This fact is partly why so many people (including me) are so annoyed at politicians both here in the Balearics and in the UK being so keen on salary increases under various guises. Local politicians are keen to align themselves with other ‘government workers’ whilst millions of private sector workers in all industries are worried where their next pay-cheque will come from. You will have to take my word for the fact that I am not instinctively ‘anti’ the public sector workforce, but on occasions a little self-awareness can go a long way. Indeed, I don’t think it should be beyond the wit of man to ensure that, for instance, Health Service workers should be rewarded for their efforts over the past few months; but a pay rise for every self-obsessed politician and pen-pusher? I don’t think so!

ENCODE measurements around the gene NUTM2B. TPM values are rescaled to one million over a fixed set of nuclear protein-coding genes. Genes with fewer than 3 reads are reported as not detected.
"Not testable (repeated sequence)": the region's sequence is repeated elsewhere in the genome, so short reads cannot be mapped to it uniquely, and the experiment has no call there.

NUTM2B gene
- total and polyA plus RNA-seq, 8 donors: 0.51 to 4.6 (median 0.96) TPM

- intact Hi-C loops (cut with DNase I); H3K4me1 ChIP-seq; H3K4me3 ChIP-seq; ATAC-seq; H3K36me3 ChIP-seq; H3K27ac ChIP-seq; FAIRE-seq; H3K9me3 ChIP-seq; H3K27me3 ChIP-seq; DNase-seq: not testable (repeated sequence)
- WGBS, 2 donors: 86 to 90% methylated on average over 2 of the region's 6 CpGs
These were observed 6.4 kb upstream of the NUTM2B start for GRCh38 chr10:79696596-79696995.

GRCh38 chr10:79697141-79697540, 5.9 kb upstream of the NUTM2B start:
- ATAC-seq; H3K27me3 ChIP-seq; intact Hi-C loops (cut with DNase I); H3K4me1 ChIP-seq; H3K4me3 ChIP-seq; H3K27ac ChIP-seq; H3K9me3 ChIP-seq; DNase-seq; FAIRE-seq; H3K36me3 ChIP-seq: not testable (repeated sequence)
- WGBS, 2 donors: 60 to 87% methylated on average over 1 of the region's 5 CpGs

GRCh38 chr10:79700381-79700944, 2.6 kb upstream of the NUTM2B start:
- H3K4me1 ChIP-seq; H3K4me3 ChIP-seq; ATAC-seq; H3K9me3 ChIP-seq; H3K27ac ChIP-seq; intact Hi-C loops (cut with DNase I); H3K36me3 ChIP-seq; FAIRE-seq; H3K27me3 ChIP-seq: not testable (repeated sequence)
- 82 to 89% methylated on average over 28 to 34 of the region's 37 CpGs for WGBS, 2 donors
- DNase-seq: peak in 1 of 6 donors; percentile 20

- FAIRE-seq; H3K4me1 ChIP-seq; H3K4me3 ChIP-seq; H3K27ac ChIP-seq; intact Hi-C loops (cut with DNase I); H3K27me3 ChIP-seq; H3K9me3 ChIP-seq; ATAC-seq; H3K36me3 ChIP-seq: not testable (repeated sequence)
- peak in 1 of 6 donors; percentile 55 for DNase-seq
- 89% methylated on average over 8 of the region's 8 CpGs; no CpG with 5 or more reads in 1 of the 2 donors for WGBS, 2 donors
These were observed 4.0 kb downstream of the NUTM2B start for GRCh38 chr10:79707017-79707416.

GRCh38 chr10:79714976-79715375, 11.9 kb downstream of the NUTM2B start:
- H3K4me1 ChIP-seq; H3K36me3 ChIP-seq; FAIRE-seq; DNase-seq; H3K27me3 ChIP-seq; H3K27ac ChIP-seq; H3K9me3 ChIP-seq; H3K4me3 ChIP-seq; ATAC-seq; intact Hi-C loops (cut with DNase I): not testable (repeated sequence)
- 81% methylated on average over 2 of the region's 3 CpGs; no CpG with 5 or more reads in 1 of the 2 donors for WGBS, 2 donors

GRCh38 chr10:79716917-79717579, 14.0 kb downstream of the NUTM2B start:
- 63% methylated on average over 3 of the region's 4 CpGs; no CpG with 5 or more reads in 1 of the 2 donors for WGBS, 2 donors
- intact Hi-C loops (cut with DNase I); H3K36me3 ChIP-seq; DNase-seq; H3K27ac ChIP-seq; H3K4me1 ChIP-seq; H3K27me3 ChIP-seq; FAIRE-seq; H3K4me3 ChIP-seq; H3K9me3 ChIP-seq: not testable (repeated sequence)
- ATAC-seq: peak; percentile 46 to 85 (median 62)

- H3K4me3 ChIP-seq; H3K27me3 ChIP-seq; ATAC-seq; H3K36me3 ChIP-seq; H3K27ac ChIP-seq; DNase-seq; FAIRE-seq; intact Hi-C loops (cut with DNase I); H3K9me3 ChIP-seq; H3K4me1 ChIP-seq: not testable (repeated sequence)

I know I can get occasionally emotional as to the natural beauty of this island of ours, but why not! As winter drawers on (there’s a joke there somewhere!) and we are still enjoying blameless sunny days, it struck me that there is something about the ‘light’ at this time of year that is even better than the summer sun. I’m no expert, but October and early November has a light intensity like no other month. For instance, in July and August because of the heat, often the sky is a slightly misty, milky blue, whereas at this time of year the sky above is cobalt blue and the autumn sun throws wonderful shadows and shades across all parts of the island. Just saying!